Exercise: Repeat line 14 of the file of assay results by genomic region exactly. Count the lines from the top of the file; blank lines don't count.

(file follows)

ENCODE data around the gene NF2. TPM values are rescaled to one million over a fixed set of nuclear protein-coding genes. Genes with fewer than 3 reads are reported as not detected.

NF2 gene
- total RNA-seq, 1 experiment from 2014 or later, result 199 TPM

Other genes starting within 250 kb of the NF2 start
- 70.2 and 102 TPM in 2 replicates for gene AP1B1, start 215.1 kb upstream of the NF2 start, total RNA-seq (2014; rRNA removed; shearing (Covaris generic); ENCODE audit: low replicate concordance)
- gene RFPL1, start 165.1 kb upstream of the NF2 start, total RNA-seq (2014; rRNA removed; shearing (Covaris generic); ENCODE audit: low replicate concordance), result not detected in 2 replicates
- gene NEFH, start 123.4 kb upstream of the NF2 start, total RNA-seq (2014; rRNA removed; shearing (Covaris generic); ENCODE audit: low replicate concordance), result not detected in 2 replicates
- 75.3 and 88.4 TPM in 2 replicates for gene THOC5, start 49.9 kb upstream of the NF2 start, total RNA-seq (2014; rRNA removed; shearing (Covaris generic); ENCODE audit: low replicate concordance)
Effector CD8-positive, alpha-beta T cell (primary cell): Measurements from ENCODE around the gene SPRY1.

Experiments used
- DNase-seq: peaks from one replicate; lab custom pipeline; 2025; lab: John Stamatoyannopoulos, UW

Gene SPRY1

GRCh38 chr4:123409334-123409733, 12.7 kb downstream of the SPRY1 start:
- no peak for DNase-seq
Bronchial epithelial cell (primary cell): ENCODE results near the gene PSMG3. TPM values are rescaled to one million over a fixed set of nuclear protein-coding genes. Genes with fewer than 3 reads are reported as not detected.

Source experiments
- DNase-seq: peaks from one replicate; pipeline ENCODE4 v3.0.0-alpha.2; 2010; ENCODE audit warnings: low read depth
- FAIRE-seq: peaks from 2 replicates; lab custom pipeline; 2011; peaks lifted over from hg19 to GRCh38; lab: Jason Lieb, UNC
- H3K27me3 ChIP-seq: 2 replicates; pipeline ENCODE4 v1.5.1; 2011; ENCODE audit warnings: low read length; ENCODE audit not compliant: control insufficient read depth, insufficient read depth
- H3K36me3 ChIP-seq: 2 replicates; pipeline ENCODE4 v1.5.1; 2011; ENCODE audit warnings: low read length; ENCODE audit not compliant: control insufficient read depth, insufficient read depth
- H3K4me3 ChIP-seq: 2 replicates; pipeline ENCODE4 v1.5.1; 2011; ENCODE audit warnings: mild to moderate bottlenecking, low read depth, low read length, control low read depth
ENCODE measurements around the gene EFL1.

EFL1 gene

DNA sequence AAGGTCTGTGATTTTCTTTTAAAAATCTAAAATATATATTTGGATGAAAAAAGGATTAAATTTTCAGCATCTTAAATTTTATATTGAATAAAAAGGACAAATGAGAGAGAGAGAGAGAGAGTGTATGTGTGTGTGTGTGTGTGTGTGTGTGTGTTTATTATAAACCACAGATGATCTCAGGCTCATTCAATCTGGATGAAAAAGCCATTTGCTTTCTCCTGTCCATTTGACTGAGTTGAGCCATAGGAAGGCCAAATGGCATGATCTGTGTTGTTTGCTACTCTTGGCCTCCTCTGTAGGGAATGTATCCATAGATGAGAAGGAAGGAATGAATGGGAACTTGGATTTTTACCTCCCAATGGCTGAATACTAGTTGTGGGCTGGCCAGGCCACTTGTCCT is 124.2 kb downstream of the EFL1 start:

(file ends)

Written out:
- no peak for DNase-seq